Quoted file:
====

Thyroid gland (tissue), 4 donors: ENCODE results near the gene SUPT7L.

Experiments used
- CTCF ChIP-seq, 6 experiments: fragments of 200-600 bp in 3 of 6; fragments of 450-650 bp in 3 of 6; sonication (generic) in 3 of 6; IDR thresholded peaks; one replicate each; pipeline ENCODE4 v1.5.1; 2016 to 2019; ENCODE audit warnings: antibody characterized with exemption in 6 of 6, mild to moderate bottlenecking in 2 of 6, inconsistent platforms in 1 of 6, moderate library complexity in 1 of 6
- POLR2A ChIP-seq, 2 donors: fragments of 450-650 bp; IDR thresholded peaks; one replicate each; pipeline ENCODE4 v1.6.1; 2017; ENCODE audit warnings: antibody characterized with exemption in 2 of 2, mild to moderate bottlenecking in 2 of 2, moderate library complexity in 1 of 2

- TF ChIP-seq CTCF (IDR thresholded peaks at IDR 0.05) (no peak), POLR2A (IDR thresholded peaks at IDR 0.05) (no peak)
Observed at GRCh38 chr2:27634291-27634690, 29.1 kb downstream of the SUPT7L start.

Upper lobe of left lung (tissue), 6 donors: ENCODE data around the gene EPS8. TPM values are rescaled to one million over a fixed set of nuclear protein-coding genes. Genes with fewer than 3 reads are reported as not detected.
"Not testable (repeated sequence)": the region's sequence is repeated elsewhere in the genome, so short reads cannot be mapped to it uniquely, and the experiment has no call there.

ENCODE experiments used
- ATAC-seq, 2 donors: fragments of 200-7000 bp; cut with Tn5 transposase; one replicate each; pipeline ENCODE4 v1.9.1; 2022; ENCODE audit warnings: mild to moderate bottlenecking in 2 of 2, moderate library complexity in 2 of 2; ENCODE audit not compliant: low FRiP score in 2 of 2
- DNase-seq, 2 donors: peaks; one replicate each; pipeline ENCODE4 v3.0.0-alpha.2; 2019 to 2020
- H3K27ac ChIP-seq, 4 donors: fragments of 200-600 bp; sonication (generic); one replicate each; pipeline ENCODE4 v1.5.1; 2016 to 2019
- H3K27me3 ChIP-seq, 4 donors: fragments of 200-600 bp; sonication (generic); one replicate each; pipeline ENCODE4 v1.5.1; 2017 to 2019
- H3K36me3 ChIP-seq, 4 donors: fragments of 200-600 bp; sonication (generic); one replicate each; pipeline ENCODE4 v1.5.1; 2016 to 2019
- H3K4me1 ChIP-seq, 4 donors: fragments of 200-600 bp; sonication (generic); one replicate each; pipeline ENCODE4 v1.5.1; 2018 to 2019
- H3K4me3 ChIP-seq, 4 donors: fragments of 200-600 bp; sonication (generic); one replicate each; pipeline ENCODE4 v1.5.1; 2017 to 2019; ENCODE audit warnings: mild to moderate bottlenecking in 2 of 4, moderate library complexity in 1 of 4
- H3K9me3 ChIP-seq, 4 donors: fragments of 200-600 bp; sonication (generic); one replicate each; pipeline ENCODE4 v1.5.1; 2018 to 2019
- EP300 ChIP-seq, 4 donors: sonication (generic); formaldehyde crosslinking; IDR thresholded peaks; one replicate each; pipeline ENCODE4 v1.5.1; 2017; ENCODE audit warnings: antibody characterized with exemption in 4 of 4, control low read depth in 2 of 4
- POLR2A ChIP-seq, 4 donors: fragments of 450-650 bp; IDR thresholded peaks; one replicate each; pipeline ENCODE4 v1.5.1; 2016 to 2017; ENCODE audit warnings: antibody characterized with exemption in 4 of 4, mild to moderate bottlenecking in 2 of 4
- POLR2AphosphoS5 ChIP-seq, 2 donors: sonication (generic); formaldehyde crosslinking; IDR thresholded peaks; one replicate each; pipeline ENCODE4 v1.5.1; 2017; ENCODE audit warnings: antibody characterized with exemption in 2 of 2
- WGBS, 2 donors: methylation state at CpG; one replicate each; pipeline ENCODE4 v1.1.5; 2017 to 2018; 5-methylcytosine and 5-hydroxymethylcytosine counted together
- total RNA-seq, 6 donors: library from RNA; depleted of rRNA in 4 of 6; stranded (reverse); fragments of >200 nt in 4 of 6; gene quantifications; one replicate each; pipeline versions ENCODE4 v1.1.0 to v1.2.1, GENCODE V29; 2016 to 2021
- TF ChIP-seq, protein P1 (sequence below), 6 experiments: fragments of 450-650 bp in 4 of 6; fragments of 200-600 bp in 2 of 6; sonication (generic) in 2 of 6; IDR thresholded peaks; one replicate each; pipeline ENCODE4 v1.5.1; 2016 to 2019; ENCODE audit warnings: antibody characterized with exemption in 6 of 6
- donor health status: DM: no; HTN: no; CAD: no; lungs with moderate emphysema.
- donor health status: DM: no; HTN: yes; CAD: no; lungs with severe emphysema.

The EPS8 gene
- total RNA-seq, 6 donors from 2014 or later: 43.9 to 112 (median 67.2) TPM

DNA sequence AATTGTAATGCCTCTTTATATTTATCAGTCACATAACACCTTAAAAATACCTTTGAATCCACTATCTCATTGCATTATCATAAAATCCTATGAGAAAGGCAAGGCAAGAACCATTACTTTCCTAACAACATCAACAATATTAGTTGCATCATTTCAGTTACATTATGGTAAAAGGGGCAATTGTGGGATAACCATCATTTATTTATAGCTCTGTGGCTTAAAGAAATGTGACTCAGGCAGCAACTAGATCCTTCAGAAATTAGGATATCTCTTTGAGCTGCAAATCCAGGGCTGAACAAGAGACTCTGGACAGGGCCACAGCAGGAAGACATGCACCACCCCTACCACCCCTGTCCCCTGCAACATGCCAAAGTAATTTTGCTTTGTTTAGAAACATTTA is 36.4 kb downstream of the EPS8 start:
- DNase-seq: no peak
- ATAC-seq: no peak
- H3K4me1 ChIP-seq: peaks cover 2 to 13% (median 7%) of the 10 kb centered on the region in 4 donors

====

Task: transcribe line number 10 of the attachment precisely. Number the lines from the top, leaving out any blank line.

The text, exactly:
- ATAC-seq, 2 donors: fragments of 200-7000 bp; cut with Tn5 transposase; one replicate each; pipeline ENCODE4 v1.9.1; 2022; ENCODE audit warnings: mild to moderate bottlenecking in 2 of 2, moderate library complexity in 2 of 2; ENCODE audit not compliant: low FRiP score in 2 of 2